waters ndjncctit thereto, shnll be the
County of Oahu, with its County Sent tit
2. THIt ISLAND OP HAWAII ntul
nil other Islands lying within three
nautical miles of the shores thereof, nnd
the waters ndinccnt thereto, shnll be
the County of Hawaii, with its County
Scat nt Hilo.
3. TH1J ISLANDS OP MAUI, MO
LOKAI, LANAI AND KAHOOLAWH
nttd all other Islands lying within
three nautical miles of the shores
thereof, imil the wnters ndjncctit there
to, except thnt portion of the Island
of Molokni known ns Knluupapa, Kn-
lawao and Wnikolu and commonly
known and designated as the Leper
Settlement, shnll be the County of
Maui, with its County Sent nt Wul
luku. 4. THIt ISLANDS OP KAUAI AND
NIIHAU nttd nil other Islands lying
within three nautical miles of the shores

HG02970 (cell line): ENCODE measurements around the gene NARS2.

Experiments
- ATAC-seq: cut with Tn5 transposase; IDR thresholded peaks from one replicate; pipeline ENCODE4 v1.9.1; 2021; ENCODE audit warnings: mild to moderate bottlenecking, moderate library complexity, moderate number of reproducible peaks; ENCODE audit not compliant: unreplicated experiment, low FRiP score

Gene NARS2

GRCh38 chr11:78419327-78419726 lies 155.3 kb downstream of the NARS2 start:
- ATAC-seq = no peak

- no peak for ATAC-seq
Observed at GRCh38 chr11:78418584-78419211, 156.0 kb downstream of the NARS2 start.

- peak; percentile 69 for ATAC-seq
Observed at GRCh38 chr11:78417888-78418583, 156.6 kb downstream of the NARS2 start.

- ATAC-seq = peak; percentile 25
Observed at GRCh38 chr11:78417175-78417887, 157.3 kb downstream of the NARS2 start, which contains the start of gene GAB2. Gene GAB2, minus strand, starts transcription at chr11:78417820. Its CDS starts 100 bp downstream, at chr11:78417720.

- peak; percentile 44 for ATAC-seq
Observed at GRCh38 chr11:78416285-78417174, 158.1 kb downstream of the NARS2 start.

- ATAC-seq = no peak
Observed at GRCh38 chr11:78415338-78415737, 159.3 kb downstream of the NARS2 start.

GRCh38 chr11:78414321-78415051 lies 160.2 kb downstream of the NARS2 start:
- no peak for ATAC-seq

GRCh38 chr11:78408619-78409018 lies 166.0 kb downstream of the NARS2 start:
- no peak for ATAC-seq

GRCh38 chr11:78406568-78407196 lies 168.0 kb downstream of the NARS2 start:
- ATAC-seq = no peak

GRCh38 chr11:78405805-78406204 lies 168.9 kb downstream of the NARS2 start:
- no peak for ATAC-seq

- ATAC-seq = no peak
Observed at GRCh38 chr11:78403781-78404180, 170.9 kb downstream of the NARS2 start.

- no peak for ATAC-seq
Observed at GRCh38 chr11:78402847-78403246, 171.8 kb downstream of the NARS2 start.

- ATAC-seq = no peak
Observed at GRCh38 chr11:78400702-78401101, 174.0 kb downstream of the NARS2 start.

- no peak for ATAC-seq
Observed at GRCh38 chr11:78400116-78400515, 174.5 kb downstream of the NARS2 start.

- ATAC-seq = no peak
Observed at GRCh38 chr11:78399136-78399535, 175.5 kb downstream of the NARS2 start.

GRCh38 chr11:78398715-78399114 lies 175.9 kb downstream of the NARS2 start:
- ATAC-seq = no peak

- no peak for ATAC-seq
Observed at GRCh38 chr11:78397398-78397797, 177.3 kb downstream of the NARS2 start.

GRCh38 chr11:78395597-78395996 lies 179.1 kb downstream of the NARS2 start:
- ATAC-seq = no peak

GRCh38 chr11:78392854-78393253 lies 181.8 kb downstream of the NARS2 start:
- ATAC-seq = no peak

thereof, and the wnters ndjncctit thereto,
shnll he the County of Kauai, with its
County Sent nt Lihitc.
COUNTY OFFICERS TO BE ELECTED:
FOR THE COUNTY OF HAWAII.
SEVEN SUPERVISORS, one of
whom shall be elected from the Districts
of North Kohnla nttd South Kohnla;
t from the Districts of North Koiut
nnd South Konn; 1 from the District
of Kim; 1 from the District of Putin;
1 from the District of Hiimnkua; nnd
2 from the Districts of North and South
SHP.RIPP. who shall be cx-officio
Coroner: COUNTY CLP.RK, who shnll
be cx-officio Clerk of the Hoard of Su
pervisors; AUDITOR; ASSESSOR
nnd TAX COLLECTOR; COUNTY AT
TORNEY; TREASURER; nil to be
elected by the duly qualified Electors of
DEPUTY SHERIPP, nnd n DEPUTY
ASSP.SSOR nnd TAX COLLECTOR, to
be elected by the qualified Electors of
each and every District.
CINCTS. The Registration Precincts are as fol
Putin, Ililo and llamiikua, Island of
PIRST PRECINCT That portion of
Puna lying south of Kennu and from
the eastern boundary of Kan to the